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Toxicological information

Toxicity to reproduction

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Administrative data

Endpoint:
fertility, other
Remarks:
based on test type (migrated information)
Type of information:
experimental study
Adequacy of study:
key study
Reliability:
2 (reliable with restrictions)
Rationale for reliability incl. deficiencies:
other: Acceptable, well-documented publication which meets basic scientific principles.

Data source

Reference
Reference Type:
publication
Title:
Unnamed
Year:
1984

Materials and methods

Test guideline
Qualifier:
no guideline followed
Principles of method if other than guideline:
Male rats were administered lead acetate in drinking water at concentrations of 0, 0.25, 0.5, and 1 g/L over 60 days and biochemical and histopathological analyses were performed on the testes.
GLP compliance:
no
Limit test:
no

Test material

Reference
Name:
Unnamed
Type:
Constituent

Test animals

Species:
rat
Strain:
other: Albino
Sex:
male
Details on test animals and environmental conditions:
TEST ANIMALS
- Initial weight at study initiation: 70-80 g.
- Water: Deionized water was available ad libitum.

ENVIRONMENTAL CONDITIONS
Not specified.

Administration / exposure

Route of administration:
oral: drinking water
Vehicle:
water
Details on exposure:
Animals of the control group received deionized water ad libitum. Three other groups of animals received lead acetate in deionized drinking water ad libitum. Fresh solutions of lead acetate were prepared every day and a few drops of acetic acid were added to optimize solubility of the lead acetate.
Analytical verification of doses or concentrations:
not specified
Duration of treatment / exposure:
Animals were dosed for 60 days.
Frequency of treatment:
Animals drank lead acetate-containing water ad libitum.
Doses / concentrations
Remarks:
Doses / Concentrations:
0, 0.25, 0.5, 1.0 g/L
Basis:
nominal in water
No. of animals per sex per dose:
15
Control animals:
yes, concurrent no treatment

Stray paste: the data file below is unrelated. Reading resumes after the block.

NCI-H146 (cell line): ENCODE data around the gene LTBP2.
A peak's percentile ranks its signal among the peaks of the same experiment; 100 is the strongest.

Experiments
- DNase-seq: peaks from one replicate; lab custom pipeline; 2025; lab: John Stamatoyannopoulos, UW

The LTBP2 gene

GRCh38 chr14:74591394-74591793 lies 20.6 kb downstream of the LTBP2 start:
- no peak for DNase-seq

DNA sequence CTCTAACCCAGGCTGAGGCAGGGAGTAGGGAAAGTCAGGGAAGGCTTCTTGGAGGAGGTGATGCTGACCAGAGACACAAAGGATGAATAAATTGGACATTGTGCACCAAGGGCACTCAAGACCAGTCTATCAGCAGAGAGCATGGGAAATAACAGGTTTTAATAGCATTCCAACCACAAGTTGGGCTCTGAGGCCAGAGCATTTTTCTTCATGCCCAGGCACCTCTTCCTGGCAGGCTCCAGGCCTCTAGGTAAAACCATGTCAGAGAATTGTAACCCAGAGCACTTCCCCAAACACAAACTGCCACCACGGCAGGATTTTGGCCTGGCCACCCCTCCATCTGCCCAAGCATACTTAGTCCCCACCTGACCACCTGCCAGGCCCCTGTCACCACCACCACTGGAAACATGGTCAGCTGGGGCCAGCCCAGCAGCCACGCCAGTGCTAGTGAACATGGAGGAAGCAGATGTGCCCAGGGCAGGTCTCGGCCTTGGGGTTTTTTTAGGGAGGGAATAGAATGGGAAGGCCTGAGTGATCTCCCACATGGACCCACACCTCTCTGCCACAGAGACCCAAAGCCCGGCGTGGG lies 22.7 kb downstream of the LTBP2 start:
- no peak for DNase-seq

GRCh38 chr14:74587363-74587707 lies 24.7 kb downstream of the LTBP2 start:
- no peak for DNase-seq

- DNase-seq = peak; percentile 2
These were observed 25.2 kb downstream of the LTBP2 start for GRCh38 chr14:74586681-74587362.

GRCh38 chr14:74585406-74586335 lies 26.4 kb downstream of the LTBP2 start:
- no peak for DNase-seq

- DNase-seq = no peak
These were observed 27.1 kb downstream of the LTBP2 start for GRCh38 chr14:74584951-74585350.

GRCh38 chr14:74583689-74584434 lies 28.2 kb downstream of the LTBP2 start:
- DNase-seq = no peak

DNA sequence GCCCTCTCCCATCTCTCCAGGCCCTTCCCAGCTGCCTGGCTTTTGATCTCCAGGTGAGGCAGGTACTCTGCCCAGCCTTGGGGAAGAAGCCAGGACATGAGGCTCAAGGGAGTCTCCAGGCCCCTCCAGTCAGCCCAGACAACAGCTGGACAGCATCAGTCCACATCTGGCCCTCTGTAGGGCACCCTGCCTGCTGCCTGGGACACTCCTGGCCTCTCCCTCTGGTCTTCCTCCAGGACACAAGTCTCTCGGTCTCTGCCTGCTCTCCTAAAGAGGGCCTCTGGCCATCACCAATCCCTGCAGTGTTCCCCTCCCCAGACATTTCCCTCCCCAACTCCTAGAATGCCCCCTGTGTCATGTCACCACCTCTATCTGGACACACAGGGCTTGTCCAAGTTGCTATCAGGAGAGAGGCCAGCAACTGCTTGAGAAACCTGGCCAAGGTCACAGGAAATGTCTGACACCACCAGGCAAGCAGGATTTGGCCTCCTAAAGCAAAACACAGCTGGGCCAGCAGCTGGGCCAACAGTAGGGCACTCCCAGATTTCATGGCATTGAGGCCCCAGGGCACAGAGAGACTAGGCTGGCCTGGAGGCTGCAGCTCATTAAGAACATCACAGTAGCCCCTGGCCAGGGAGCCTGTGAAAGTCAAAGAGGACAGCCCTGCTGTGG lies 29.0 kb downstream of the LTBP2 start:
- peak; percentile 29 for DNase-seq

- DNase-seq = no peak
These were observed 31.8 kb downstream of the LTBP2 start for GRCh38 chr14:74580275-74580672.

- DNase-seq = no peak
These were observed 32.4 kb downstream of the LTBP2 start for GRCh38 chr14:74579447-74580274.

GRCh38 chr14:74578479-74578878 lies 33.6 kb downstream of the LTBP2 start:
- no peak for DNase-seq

Details on study design:
One day prior to sacrifice, the animals were kept individually in metabolic cages and 24-hour urine samples were collected for ALA estimation.
Positive control:
None

Examinations

Parental animals: Observations and examinations:
Weight gain and fluid intake were recorded twice a week and the animals were observed for any overt signs of lead toxicity over a period of 60 days.
Postmortem examinations (parental animals):
All animals were lightly anesthetized with ether for collection of blood via heart puncture for blood lead estimation. Animals were then sacrificed by cervical dislocation, and testes were weighed and used for determining testicular concentrations of lead, ascorbic acid, and cholesterol. Testes were also fixed and sectioned for histopathological and histometric analyses.
Statistics:
All statistical analyses were performed by Student's t-test.

Results and discussion

Results: P0 (first parental animals)

General toxicity (P0)

Clinical signs:
no effects observed
Body weight and weight changes:
effects observed, treatment-related
Food consumption and compound intake (if feeding study):
effects observed, treatment-related
Organ weight findings including organ / body weight ratios:
effects observed, treatment-related
Gross pathological findings:
not examined
Histopathological findings: non-neoplastic:
effects observed, treatment-related
Other effects:
effects observed, treatment-related

Reproductive function / performance (P0)